Part I: Umberto Eco’s Antilibrary, or How We Seek Validation
Books you read are less valuable than unread books because what you don’t know has more value than what you know.
The more you read, the more unread books you will have. Let’s call a collection of unread books antilibrary.
We tend to focus on what we know instead of doing the opposite. Eg: It’d be much more interesting to write what you didn’t study on your CV than what you did.
Let’s therefore name people that study the unknown antischolars.
Chapter 1: The Apprenticeship of an Empirical Skeptic
History and the Triplet of Opacity
History is a black box. It tells you what events happened, but not how they happened.
We have three problems when we look at history, called the Triplet of Opacity.
- The illusion of understanding: people that think they understand, but they don’t.
- The retrospective distortion: assessing matters after they happened.
- The curse of learning: the overvaluation of factual information.
Let’s first speak about the illusion of understanding.
When the Lebanese civil war started, everyone thought it’d last a few days, maybe weeks. It lasted 17 years. It’s the same thing for every war.
When studying similar events, we realize that history is a collection of sudden unpredictable events that each changed the course of history.
History doesn’t crawl. It jumps.
Dear Diary: On History Running Backward
Let’s now speak about the retrospective distortion. The author learned a lot by reading journalist Shirer’s Berlin Diary. The book is a daily account of what is happening in Germany from 1934 to 1941.
The journalist writes about the events as they are unfolding, in the present, not after they happened. As a result, the book gave an idea of how people felt at the time. And nobody thought a war was about to break out.
Education in a Taxicab
Let’s now speak about the curse of learning.
Information isn’t always valuable. The Lebanese elite had a lot of information about the war with which they thought they could predict what would happen – they couldn’t.
Meanwhile, the common people like cab drivers had access to the same information (details about the war) but were aware of their incompetence in predicting the outcome of the war. As a result, they didn’t try.
Clustering means grouping people per criterion. It’s not ideal as it reduces complexity.
200 years ago, Muslims were protectors of Jews, and both hated Christians. Today, it’s the opposite.
Things always seem to go well together, until they split.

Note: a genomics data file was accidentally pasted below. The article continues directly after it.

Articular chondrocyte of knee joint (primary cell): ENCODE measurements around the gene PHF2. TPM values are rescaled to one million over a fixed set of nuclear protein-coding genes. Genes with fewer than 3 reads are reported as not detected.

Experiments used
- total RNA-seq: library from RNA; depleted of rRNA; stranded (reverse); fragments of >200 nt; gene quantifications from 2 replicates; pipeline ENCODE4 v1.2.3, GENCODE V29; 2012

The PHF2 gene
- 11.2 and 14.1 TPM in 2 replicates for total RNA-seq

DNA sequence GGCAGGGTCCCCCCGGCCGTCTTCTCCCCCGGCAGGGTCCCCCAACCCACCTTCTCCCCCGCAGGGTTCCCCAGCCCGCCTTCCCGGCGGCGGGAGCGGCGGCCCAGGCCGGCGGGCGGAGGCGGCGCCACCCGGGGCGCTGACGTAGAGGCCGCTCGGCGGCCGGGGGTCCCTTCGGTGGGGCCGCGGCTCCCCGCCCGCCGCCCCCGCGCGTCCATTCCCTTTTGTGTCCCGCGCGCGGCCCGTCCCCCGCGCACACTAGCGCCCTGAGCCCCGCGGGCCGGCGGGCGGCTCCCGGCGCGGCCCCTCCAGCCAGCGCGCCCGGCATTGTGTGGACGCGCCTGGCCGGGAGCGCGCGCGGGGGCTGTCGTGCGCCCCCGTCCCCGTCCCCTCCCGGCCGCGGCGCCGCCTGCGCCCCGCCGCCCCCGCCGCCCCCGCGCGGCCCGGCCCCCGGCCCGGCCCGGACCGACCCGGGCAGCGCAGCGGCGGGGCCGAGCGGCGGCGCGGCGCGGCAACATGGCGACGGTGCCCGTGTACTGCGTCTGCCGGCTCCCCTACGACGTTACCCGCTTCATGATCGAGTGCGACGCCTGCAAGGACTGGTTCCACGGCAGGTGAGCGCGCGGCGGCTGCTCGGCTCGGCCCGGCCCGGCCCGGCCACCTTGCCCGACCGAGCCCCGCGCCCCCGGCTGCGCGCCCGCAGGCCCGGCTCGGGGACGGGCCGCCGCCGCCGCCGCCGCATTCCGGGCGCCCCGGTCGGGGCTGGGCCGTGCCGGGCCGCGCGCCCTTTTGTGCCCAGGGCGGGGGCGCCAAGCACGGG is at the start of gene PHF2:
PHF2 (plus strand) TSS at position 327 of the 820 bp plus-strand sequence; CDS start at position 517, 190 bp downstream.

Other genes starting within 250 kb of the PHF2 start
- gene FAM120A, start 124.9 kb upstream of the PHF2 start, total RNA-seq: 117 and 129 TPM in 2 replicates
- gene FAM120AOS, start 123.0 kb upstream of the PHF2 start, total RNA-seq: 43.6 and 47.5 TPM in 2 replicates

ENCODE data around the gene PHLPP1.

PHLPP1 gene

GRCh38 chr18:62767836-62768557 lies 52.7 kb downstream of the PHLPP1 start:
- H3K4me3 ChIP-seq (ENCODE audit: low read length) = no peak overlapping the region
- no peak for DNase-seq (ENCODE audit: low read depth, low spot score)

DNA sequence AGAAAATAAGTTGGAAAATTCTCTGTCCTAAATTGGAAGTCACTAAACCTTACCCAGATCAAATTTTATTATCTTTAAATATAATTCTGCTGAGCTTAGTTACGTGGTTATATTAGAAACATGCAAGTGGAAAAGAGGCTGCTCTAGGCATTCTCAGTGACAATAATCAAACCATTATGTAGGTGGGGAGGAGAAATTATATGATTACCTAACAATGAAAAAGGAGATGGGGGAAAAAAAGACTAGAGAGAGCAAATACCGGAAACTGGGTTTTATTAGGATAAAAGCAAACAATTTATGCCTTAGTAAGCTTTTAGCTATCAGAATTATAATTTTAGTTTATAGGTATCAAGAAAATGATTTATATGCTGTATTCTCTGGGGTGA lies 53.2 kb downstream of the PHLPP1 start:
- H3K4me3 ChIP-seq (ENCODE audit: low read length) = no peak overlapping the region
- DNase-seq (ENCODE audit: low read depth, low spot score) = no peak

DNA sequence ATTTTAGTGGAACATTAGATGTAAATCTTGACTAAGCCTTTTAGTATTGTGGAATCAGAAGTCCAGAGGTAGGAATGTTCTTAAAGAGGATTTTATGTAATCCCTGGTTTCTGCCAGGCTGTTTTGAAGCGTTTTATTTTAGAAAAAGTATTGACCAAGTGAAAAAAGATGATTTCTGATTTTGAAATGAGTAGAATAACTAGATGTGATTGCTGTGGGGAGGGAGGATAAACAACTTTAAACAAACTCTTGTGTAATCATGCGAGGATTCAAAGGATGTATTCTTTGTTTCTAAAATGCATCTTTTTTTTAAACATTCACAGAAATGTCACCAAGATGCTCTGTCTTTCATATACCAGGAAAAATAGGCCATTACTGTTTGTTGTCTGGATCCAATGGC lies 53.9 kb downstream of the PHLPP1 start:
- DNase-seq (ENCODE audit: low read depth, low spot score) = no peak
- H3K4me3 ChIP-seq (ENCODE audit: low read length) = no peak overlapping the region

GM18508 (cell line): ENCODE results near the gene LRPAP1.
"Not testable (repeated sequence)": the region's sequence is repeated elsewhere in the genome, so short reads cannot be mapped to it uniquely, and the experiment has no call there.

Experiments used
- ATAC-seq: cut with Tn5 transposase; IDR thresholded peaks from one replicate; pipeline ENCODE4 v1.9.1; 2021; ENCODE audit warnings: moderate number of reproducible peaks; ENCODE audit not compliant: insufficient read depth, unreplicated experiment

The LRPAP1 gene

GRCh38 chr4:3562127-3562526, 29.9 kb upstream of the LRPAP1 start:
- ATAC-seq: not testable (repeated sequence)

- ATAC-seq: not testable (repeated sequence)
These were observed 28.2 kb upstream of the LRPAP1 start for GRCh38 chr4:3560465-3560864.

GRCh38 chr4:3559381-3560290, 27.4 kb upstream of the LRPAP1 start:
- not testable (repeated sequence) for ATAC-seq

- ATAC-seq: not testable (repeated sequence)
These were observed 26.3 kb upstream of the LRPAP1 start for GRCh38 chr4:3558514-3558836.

This is the Black Swan generator. Clustering prevents you from seeing the true complexity out of which Black Swans appear.
-> no one knows what is happening, including tech execs at big companies.
Chapter 2: Yevgenia’s Black Swan
The author tells the story of the author Yevgenia Krasnova. Yevgenia wrote a book nobody would publish, so she published it on the Internet and was contacted by a small publishing house. The book grew in popularity and Yevgenia is now an established author.
Her success is a Black Swan.
NB: Yevgenia Krasnova is a fictional character invented by Taleb. She does not exist.
Chapter 3: The Speculator and the Prostitute
This is the most important chapter of the book.
There are two types of randomness:
- Randomness that welcomes Black Swan, called Extremistan, where things scale. Eg: wealth, wars, software, book sales, the stock market, etc. A trader is a scalable job. Buying one or one million shares is the exact same work. Movie acting is also scalable.
- Randomness that doesn’t welcome Black Swans (most of the time), called Mediocristan, where things don’t scale: dentistry, being a massage therapist, etc. They work by the hour, and can’t physically do more than x.
Eg: The story of Yevgenia happens in Extremistan.
Beware the Scalable
Scalable jobs enable you to make much more money, but you should avoid them.
Because scalable jobs only work if you are successful.
There are two types of jobs: non-scalable, driven by the mediocre; and scalable, where you have Giants and Dwarves.
The Advent of Scalability
When a job scales, it means that the best will get a disproportionate part of the pie.
When the recording did not yet exist, opera singers worked in Mediocristan. If you wanted to listen to opera, you had to buy a ticket. When recordings were invented, everyone could listen to the best opera singer’s recording.
Average singers lost their job.
Travel Inside Mediocristan
In Mediocristan, where jobs don’t scale, it’s the opposite.
An extreme event is unlikely to change anything if the sample is big enough.